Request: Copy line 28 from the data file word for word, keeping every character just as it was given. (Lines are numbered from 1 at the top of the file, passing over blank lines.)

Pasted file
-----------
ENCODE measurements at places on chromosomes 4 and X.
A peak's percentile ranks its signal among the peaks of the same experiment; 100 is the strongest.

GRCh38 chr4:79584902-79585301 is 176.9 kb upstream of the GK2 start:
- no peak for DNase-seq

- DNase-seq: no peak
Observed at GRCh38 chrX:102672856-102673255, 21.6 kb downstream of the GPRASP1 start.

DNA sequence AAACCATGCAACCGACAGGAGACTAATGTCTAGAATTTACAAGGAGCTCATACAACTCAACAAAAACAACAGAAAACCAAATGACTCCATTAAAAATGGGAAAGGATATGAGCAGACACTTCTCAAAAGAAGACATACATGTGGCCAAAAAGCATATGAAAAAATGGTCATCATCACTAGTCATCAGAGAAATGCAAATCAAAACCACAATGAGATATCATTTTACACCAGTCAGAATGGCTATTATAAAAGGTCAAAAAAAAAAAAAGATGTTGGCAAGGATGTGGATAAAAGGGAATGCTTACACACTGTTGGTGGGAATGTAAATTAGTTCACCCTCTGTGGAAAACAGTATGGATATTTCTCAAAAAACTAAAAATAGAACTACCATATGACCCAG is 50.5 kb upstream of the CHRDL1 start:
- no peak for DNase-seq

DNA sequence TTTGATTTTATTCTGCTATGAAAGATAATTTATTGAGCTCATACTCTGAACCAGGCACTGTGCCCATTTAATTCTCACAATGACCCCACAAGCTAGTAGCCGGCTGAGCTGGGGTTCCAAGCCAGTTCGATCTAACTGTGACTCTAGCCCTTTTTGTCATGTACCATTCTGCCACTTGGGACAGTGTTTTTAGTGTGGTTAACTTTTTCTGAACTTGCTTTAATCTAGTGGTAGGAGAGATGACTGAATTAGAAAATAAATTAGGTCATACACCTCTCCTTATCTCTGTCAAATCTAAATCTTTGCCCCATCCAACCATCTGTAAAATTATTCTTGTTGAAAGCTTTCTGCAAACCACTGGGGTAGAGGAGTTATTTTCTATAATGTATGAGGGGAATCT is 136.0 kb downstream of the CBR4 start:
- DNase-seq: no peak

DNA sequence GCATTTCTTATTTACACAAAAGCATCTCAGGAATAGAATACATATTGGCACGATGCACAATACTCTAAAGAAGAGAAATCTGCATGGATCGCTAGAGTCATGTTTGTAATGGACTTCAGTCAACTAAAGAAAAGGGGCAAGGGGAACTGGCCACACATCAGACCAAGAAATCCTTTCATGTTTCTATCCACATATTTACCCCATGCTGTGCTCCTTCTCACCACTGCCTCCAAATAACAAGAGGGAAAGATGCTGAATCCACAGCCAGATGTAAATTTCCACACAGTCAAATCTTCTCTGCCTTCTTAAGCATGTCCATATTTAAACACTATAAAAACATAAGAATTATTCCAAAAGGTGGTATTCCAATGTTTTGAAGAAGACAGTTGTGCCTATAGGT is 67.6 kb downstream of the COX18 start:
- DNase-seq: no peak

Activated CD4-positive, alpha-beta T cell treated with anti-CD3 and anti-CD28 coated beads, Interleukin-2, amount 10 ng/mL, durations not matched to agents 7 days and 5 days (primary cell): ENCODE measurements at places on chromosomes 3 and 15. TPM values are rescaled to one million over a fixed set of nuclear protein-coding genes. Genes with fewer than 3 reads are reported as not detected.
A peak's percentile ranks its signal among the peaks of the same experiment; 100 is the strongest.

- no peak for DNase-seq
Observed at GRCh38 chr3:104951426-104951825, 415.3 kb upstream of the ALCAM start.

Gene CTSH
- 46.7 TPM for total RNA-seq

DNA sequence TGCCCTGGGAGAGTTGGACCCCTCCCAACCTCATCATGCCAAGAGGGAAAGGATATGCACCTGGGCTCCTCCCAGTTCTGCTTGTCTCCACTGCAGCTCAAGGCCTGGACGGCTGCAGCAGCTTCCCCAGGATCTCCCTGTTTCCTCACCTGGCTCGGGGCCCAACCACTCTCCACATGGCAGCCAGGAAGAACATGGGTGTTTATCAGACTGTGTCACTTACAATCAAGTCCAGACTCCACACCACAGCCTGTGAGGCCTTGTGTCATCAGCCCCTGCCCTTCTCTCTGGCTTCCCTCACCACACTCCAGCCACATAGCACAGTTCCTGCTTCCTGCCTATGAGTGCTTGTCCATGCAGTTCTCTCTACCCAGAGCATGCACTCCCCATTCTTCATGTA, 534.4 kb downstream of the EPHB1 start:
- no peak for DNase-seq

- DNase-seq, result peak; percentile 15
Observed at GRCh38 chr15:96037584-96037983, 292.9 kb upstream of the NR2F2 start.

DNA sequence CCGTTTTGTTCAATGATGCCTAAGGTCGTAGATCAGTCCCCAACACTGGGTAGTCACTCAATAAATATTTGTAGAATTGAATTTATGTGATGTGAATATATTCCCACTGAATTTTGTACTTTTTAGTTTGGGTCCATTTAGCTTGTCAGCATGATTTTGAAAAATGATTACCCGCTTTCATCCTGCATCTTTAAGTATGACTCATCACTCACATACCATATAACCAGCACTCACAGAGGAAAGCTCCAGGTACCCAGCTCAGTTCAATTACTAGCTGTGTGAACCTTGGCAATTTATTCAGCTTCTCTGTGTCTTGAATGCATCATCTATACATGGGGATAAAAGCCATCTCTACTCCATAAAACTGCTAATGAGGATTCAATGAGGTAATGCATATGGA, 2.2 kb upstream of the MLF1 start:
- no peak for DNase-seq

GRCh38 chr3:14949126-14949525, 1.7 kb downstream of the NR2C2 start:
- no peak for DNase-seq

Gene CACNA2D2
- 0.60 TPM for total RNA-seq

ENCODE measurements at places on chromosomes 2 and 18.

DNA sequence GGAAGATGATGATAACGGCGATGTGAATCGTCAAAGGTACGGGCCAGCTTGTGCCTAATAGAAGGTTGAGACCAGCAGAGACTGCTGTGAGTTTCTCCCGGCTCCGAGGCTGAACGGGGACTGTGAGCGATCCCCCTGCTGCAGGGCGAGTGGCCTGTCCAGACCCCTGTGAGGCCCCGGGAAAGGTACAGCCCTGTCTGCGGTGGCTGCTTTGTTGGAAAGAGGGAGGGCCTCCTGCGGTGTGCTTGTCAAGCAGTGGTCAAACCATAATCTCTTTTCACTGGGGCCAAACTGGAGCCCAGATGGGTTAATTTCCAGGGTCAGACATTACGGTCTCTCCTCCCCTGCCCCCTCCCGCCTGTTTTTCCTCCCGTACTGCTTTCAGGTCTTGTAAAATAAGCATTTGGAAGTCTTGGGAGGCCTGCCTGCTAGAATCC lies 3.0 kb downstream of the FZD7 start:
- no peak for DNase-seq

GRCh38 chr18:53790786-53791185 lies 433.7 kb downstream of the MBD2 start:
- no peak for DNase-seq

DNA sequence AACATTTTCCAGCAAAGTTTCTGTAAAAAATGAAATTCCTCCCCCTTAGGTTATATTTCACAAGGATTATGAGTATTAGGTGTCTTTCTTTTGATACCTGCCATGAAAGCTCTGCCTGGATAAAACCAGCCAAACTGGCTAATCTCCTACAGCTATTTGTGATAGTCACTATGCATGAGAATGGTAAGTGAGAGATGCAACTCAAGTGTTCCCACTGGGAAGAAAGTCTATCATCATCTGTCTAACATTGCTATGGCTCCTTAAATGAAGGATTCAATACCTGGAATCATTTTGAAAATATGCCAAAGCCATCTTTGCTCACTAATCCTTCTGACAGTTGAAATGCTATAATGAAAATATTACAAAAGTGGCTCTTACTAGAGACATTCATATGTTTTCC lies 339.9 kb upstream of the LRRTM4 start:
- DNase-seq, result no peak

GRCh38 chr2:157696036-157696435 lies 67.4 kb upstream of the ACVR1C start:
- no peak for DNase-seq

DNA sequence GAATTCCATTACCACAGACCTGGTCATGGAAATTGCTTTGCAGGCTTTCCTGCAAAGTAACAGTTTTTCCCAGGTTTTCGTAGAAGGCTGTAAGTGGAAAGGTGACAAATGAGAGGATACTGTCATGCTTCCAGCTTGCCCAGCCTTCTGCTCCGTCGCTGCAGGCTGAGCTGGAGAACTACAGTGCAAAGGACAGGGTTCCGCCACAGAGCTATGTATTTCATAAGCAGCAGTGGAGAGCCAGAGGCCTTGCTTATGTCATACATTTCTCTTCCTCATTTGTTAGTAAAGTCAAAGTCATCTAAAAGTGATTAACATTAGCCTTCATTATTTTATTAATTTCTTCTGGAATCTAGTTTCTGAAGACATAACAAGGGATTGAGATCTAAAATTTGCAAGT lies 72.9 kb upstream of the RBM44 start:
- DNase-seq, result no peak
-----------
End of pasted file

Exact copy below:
- 0.60 TPM for total RNA-seq